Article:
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US Coast Guard deploys new vessel in Guyanese waters to counter illegal fishing, strengthen sovereignty and security

Last Updated on Tuesday, 29 December 2020, 21:08 by Denis Chabrol

USCGC Stone (WMSL-758) departs port in Mississippi on Dec. 22, 2020. (Coast Guard Image)

The United States Coast Guard has deployed a brand new patrol vessel, USCGC Stone (WMSL 758), for a multi-month operation in the Atlantic waters of Guyana and several other South American nations to counter illegal fishing, boost their authority over their maritime space and heighten security.

“The U.S. Coast Guard is committed to the protection of living marine resources. IUU fishing threatens the health of fish stocks and adversely impacts those who follow global norms and national laws. This is a global issue, and IUU is a problem too big for any one nation. Only by working together can we protect livelihoods, ensure ports remain economically productive, and support and sustainable fisheries industry. Stone’s patrol demonstrates our commitment to the established rules-based order while addressing IUU fishing wherever a Coast Guard cutter is deployed,” Vice Admiral Steven Poulin, commander of U.S. Coast Guard Atlantic Area, was quoted by USCG as saying.

This mission comes three months after the  Coast Guard in September 2020 released the Illegal, Unregulated, and Unreported (IUU) Fishing Strategic Outlook, which  the US said reaffirms it’s commitment to global maritime security, regional stability, and economic prosperity.

Earlier this year, Guyana and the US activated their more than 20-year old Shiprider Agreement that provides for American air and sea patrols in Guyanese waters and airspace to fight drugs trafficking.

Other partner nations expected to benefit from  this mission are Brazil, Uruguay, Argentina, and Portugal. The cutter also embarked an observer from the Portuguese navy for the operation’s duration, the C0ast Guard added.

Operation Southern Cross is conducted in conjunction with U.S. Southern Command, charged with managing operations in Central and South America by working collaboratively to ensure the Western Hemisphere is secure, free, and prosperous.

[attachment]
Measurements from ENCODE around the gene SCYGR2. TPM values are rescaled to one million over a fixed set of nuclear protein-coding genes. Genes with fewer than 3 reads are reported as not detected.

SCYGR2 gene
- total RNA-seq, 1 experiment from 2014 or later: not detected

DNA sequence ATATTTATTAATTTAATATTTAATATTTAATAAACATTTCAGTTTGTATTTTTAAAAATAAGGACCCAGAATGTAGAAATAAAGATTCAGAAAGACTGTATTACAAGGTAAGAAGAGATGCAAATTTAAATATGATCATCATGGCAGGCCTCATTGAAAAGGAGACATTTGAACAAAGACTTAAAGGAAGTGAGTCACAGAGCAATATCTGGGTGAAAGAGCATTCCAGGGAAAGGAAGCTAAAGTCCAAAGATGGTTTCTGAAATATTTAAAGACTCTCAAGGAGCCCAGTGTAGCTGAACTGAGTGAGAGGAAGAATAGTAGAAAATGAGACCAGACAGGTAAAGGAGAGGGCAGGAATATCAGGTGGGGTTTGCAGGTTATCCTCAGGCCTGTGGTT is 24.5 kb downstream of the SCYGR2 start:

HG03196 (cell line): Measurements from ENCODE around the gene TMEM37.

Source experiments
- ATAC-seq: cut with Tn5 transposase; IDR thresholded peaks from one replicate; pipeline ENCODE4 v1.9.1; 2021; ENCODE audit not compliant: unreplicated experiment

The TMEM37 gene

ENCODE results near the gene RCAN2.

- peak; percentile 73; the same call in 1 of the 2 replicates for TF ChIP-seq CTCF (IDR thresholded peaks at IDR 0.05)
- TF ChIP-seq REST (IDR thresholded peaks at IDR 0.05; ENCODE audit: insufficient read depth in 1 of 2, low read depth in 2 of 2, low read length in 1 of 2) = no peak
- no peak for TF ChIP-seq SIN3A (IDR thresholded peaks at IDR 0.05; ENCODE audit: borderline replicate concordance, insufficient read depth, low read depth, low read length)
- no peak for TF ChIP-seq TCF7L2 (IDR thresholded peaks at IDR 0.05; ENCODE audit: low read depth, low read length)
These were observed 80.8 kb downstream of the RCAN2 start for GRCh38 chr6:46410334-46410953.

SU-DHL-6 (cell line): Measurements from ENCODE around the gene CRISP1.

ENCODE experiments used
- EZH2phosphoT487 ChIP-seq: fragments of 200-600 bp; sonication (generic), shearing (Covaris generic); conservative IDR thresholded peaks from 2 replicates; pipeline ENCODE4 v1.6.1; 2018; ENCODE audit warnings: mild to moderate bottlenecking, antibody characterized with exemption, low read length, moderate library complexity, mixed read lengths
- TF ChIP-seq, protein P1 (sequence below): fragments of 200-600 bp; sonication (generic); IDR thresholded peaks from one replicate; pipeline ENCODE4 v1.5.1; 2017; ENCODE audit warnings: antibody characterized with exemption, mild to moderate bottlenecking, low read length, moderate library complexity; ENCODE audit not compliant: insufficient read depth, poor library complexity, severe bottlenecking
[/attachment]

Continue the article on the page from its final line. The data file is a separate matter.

The Coast Guard said USCGC Stone (WMSL 758),  departed from Pascagoula, Mississippi, Tuesday, just ahead of Christmas as part of a mission aimed at  “countering illegal, unregulated, and unreported fishing while strengthening relationships for maritime sovereignty and security throughout the region.”

The brand new Legend-class national security cutter, one of the U.S. Coast Guard’s flagships, will provide a presence and support national security objectives throughout the Atlantic. This patrol is the cutter’s initial shakedown cruise following its delivery in November.

Latest available analyses show that nearly half the world’s population relies on fish for 20 percent of their animal protein. IUU fishing removes access to this valuable protein source, particularly to the most vulnerable coastal States.

The first sale value of global fish production in 2018 stands at $401 billion. IUU Fishing results in tens of billions of dollars of lost revenue to legal fishers every year.

Of the world’s top marine fish stocks, 93 percent classified as fully exploited, overexploited or significantly depleted. IUU fishing undermines the sustainable management of these resources, pushing them to the limits of their capacity.

The ship’s namesake is U.S. Coast Guard Cmdr. Elmer “Archie” Fowler Stone.  On April 10, 1917, he became the Coast Guard’s first aviator upon graduating from flight training at Pensacola, Florida. In 1919, Stone was one of two pilots to successfully make a transatlantic flight in a U.S. Navy seaplane, NC-4, which landed in Portugal. NSCs are 418 feet (127 meters) long with a 54-foot beam and displace 4,500 tons with a full load. They have a top speed of 28 knots, a range of 12,000 miles, an endurance of 60 days, and a crew of around 120.

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December 2020